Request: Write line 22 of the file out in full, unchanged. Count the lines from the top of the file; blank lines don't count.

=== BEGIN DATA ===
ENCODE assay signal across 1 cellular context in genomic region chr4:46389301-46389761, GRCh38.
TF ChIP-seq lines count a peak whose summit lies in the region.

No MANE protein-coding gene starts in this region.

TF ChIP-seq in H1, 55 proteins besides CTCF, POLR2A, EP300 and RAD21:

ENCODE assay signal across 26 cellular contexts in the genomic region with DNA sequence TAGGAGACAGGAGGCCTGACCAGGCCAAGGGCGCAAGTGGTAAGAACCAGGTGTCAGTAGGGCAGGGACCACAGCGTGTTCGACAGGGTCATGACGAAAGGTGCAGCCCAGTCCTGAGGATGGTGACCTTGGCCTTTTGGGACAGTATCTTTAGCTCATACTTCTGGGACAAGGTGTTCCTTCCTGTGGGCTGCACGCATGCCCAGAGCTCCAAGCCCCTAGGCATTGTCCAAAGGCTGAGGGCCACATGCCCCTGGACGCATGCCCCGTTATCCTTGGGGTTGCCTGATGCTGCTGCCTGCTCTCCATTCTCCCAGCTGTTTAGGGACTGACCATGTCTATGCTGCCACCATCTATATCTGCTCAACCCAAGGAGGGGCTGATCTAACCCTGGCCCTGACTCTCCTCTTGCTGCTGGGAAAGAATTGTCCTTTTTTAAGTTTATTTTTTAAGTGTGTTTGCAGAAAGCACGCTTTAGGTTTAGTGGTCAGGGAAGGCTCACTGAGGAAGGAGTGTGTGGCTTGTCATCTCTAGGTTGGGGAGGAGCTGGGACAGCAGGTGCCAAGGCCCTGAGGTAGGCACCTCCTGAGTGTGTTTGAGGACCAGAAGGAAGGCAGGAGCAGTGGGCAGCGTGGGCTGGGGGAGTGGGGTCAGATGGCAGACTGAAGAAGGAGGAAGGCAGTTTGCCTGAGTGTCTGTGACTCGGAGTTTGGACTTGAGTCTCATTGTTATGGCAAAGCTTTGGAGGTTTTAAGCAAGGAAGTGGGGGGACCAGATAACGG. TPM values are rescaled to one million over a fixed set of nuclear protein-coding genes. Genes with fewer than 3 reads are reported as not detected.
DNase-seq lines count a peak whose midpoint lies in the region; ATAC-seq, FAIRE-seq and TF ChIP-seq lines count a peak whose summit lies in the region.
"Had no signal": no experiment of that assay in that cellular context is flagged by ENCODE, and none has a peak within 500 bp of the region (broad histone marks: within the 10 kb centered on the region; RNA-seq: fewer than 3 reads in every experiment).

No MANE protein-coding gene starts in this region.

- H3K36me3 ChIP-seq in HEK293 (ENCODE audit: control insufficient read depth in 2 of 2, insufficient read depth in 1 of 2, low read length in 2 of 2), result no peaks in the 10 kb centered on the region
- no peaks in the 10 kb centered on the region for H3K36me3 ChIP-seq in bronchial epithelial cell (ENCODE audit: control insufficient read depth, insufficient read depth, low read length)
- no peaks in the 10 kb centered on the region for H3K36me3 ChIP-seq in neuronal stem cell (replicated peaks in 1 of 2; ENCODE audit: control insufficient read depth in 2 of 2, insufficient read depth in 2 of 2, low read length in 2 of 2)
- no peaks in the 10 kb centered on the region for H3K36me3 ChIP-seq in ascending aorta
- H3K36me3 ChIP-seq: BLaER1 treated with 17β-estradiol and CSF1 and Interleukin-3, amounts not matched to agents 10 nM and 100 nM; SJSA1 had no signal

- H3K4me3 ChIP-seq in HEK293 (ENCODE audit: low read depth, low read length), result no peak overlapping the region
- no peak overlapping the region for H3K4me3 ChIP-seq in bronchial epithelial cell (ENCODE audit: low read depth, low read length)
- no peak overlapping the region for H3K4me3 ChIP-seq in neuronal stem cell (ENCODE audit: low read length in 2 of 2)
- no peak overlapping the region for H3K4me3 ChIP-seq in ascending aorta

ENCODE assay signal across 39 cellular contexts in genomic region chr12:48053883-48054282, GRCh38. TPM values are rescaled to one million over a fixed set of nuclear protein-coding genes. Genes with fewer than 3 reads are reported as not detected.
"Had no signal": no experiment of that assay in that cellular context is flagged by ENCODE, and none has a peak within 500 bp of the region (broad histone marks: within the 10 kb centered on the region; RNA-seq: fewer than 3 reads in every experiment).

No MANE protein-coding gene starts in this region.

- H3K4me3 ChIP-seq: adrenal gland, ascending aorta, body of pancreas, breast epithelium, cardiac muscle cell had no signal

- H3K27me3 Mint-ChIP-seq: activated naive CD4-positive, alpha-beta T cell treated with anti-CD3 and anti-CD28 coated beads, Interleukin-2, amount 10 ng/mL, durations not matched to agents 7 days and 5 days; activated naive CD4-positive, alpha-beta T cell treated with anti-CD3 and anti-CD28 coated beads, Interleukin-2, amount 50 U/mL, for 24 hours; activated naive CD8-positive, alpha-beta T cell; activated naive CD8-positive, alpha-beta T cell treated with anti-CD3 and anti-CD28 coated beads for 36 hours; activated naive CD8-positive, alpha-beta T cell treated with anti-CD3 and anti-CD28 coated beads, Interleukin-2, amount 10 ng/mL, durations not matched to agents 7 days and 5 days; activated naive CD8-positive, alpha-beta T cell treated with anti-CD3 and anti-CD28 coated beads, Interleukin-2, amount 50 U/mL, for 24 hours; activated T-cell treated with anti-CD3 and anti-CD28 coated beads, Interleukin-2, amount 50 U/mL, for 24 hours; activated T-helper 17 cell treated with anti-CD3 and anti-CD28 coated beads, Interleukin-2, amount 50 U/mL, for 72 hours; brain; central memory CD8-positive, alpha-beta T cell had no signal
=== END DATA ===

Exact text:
- H3K27me3 Mint-ChIP-seq: activated naive CD4-positive, alpha-beta T cell treated with anti-CD3 and anti-CD28 coated beads, Interleukin-2, amount 10 ng/mL, durations not matched to agents 7 days and 5 days; activated naive CD4-positive, alpha-beta T cell treated with anti-CD3 and anti-CD28 coated beads, Interleukin-2, amount 50 U/mL, for 24 hours; activated naive CD8-positive, alpha-beta T cell; activated naive CD8-positive, alpha-beta T cell treated with anti-CD3 and anti-CD28 coated beads for 36 hours; activated naive CD8-positive, alpha-beta T cell treated with anti-CD3 and anti-CD28 coated beads, Interleukin-2, amount 10 ng/mL, durations not matched to agents 7 days and 5 days; activated naive CD8-positive, alpha-beta T cell treated with anti-CD3 and anti-CD28 coated beads, Interleukin-2, amount 50 U/mL, for 24 hours; activated T-cell treated with anti-CD3 and anti-CD28 coated beads, Interleukin-2, amount 50 U/mL, for 24 hours; activated T-helper 17 cell treated with anti-CD3 and anti-CD28 coated beads, Interleukin-2, amount 50 U/mL, for 72 hours; brain; central memory CD8-positive, alpha-beta T cell had no signal